Sean and Michelle are at it again.
Bloody Mary, Vol. 1 | By Akaza Samamiya | Viz Media – Given the glut of vampire titles on the market these days, I usually try to find something different about a debut that helps it to stand out from the pack. Sadly, I’m not sure I got anything from Bloody Mary, which has just gotten started but didn’t really leave me with a desire to continue. While not a BL title, the author has done a lot of BL, and the subtext is certainly there—the two leads are a somewhat puppyish uke and a somewhat sadistic seme. And there’s lots of secrets, and traditions, and amnesia, and a somewhat smug female vampire who I suspect will be dead in 2-3 more volumes. Honestly, while not a BL title, that may be its best audience—there’s something for them here. Vampire fans might want to look elsewhere. – Sean Gaffney
Chocolate Cosmos, Vol. 3 | By Nana Haruta | VIZ Media (digital only) – There’s no escaping the fact that Chocolate Cosmos is a stereotypical shoujo manga. In this volume, for example, Valentine’s Day has arrived and Sayuki Sakurai is determined to confess her love to baby-faced teacher Katsuya Hagiwara, oblivious to the fact that her childhood friend has feelings for her. That said, I applaud Hagiwara for shutting down her fantasies, and must say that I really do have no idea who Sayuki is going to end up with (though this is partly due to having zero insight into Hagiwara’s thoughts and feelings). Probably if this series were any longer, I would not feel so charitably towards it, but it’s short (concluding in the next volume) and pleasant, and sometimes those attributes are enough to induce me to see a series through to the end. – Michelle Smith
Crown of Thorns, Vol. 1 | By Yoko Kamio | VIZ Media (digital only) – Prickly loner Nobara Fukami has no patience for her fake and manipulative classmates. She’s also been hearing an eerie voice in her head since the age of five, and when she turns sixteen, the demon finally manifests corporeally and tasks her with creating orbs of human negativity that he’ll consume to gain rank in the demon hierarchy. There are reasons why Nobara is obliged to comply, but she’s a strong heroine and resists being cast in the servant role. After demanding to be treated as an equal partner, she ultimately finds that the demon (whom she dubs Lucio) understands her better than anyone else ever has. I really enjoyed this debut volume and am kind of bummed that the series is complete in two volumes. I hope we get Cat Street next! – Michelle Smith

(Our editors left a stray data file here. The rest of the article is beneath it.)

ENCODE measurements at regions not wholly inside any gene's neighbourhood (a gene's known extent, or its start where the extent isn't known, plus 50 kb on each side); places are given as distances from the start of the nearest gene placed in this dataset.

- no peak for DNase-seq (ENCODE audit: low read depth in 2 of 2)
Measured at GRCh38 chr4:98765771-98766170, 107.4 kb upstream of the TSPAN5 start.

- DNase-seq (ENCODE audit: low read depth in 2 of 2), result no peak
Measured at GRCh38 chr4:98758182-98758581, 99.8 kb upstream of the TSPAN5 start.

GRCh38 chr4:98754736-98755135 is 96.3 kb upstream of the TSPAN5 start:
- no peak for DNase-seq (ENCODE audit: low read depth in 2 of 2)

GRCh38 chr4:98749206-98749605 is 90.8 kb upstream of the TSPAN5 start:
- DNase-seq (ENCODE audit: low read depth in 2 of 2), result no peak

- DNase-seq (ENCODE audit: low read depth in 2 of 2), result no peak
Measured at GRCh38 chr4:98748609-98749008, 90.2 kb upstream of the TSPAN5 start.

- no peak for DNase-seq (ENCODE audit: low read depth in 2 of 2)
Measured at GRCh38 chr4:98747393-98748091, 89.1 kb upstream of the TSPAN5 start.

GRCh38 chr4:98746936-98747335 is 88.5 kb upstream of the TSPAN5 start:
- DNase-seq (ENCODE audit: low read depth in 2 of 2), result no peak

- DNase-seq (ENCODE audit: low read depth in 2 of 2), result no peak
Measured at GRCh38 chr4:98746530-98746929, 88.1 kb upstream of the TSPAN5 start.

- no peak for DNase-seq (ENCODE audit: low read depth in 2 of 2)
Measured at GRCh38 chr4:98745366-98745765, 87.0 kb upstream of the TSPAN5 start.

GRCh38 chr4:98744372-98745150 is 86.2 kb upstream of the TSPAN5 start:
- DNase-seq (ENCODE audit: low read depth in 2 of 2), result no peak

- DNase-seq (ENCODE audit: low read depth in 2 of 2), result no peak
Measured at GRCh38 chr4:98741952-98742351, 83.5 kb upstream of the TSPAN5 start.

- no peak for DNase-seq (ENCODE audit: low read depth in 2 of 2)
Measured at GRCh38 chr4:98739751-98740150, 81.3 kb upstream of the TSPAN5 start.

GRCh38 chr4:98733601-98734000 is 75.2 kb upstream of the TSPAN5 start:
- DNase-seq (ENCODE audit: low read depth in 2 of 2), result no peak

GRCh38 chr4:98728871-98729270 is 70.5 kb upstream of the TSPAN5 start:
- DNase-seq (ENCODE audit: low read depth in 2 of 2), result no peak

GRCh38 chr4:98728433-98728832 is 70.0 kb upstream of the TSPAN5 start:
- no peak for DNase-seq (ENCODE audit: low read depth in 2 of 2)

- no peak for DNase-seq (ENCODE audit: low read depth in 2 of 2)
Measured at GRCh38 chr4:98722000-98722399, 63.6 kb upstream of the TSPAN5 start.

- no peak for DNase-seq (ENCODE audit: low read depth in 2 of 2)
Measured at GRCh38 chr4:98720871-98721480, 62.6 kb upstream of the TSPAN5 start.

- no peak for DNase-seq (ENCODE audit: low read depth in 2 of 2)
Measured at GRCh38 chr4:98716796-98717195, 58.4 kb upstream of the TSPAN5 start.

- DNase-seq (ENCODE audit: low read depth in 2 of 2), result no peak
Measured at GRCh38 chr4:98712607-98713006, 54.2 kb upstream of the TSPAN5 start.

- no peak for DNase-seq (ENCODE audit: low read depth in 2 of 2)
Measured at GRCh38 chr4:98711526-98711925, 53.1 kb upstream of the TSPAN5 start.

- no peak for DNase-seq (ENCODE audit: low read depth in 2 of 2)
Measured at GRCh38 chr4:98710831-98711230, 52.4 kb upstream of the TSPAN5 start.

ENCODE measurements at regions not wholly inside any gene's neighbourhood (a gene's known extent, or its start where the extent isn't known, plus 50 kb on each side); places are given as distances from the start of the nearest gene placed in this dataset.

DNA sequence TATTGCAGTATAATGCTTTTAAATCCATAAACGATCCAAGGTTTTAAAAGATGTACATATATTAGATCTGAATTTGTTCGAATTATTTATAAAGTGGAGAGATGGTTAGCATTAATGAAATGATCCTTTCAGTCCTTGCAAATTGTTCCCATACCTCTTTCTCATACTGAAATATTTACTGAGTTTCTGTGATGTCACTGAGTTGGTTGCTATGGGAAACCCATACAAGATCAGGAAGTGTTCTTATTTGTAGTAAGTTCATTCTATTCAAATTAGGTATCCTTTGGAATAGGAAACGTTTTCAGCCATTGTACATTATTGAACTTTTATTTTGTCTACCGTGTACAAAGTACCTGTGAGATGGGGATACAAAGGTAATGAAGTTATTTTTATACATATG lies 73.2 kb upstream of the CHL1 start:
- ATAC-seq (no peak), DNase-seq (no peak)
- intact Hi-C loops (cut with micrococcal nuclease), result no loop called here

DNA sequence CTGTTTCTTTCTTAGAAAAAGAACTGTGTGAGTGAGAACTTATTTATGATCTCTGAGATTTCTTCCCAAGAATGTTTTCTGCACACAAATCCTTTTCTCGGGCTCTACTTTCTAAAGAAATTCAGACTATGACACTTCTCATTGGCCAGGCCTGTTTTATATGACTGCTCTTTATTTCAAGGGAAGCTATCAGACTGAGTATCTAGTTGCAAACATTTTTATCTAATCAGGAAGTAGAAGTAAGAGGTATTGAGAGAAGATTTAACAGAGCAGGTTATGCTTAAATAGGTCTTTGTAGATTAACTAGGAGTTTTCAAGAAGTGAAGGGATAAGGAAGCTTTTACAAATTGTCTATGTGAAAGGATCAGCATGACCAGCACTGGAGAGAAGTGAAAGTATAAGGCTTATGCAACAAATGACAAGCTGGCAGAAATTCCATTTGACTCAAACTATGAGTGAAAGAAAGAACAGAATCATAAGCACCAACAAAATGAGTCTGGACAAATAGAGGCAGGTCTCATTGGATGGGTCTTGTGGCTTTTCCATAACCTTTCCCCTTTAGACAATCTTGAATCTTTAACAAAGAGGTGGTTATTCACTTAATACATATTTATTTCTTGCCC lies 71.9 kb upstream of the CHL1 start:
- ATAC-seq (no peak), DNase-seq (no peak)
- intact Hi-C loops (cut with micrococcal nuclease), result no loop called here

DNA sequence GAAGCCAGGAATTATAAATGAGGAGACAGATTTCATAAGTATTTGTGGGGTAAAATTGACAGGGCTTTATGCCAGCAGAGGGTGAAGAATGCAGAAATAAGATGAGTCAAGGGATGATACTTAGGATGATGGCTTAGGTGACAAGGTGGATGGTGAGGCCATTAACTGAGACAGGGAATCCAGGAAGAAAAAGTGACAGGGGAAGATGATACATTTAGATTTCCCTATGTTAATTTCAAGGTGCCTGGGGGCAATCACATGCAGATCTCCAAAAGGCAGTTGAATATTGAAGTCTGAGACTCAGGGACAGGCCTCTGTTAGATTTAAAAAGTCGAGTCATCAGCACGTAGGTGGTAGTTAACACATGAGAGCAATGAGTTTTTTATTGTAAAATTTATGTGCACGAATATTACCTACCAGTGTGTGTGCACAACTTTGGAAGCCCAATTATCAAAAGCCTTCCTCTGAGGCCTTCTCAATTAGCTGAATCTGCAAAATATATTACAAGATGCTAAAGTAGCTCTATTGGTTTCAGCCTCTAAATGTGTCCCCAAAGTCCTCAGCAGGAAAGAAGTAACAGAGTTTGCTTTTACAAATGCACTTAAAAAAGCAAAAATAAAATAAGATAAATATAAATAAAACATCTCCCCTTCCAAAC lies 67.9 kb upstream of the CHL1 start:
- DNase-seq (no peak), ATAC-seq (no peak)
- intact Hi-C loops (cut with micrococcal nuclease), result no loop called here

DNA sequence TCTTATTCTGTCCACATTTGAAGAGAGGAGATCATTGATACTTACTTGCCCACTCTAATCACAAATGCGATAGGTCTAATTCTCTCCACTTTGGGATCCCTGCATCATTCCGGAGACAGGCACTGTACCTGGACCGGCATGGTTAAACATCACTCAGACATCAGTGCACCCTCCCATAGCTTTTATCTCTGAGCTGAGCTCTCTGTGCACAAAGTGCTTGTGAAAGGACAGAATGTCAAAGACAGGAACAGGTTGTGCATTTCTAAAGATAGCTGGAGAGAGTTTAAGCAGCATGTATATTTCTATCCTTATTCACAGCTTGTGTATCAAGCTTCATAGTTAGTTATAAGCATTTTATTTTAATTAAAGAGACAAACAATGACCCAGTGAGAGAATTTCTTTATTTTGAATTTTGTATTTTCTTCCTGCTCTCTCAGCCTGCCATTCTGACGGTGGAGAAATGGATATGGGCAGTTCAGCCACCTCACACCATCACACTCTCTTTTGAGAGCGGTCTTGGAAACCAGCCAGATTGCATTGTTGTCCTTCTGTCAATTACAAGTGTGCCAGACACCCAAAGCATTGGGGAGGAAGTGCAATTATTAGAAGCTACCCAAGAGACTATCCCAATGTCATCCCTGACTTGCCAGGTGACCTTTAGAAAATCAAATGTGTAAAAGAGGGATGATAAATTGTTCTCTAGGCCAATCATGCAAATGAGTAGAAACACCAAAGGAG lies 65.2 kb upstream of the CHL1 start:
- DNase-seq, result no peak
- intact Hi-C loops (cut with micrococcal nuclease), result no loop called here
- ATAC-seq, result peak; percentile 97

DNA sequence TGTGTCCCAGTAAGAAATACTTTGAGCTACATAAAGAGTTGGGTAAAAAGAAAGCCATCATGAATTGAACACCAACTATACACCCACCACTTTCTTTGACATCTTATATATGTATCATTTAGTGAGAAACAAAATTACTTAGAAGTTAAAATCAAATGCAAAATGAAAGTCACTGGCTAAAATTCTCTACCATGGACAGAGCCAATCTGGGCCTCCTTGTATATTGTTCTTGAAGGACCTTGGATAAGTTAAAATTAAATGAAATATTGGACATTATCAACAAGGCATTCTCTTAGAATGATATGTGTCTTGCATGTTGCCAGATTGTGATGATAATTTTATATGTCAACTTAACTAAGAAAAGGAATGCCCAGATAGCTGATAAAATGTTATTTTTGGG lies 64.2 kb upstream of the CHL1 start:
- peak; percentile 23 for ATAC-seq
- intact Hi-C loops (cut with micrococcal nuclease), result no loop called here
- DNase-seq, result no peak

Food Wars!: Shokugeki no Soma, Vol. 9 | By Yuto Tsukuda and Shun Saeki | Viz Media – Soma may be the star of the show, but as a Jump manga we also get to see the supporting cast develop and grow. Megumi’s arc was my favorite in this particular volume—she lost, yes, that was expected given the genre and the fact that it’s a tournament arc. But her excitement and drive to test herself further is what’s really important here. Likewise, Alice’s defeat is a humbling lesson on needing to see the entire picture when making a meal. I’m not sure if Soma’s going to win this thing—given the clichés of the genre, he should be defeated before the finals—but whatever happens, he’ll get something important out of it as well. Also, as always, completely hungry after reading this, this time for hamburgers. – Sean Gaffney
Komomo Confiserie, Vol. 2 | By Maki Minami | Viz Media – Komomo was a bit of a spoiled brat in the first volume, but having been appropriately humbled, she may be shifting a bit too much to the other direction, as she’s almost a saint in this book. Admittedly this is something that Maki Minami does in all her titles, as the men in them stand agog at the perfection of their respective love interests. This one’s not as long as Special A or Voice Over!, so we’ll see if it wears out its welcome before the end. ‘Til then, this isn’t deep, but is fun and light. Also, if you believe that “arranged marriage is likely void” line, I have a bridge in Brooklyn to sell you. Don’t be surprised if this is a future plot twist—indeed, we may have met the other party already. – Sean Gaffney
Of the Red, the Light, and the Ayakashi, Vol. 1 | Story by HaccaWorks*, Art by nanao | Yen Press – I didn’t know anything about this series before I started reading it. Literally, I judged it by its cover (“Ooh, pretty!”) and was intrigued enough to flip through it. The charmingly wispy-looking artwork convinced me that it was indeed my sort of manga, and now that I’ve read it I’m happy I took the chance. In look and feel, Of the Red… reminds me of Natsume’s Book of Friends, one of my favorite series, but it’s more plot-driven (thanks to its visual novel origins, I presume), as it takes place in a town whose station passing trains never seem to notice and whose inhabitants have a way of disappearing. Yue and his two new friends resolve to find out who’s responsible, but he hasn’t told them that he’s supposed to choose one of them for his next meal. I’m really looking forward to volume two! – Michelle Smith
A Silent Voice, Vol. 4 | By Yoshitoki Oima | Kodansha Comics – As predicted, things continue to get complex for our lead couple… well, not really a couple. Shoko may have realized she loves Shoya, but she can’t communicate this to him. And given Shoya is having trouble understanding the concept of basic friendship, I’m fairly certain he’s not remotely ready for love. Meanwhile, Naoka proves to be even more appalling than I was anticipating, trying to get us to understand that her victim blaming is just as valid. And worst of all, a tragedy leaves Shoko and her sister without one of the few good things in their life. A Silent Voice may not be a romance, but it’s certainly a dramatic potboiler, and I worry things will get even worse before they get better, but I’m there reading it anyway. – Sean Gaffney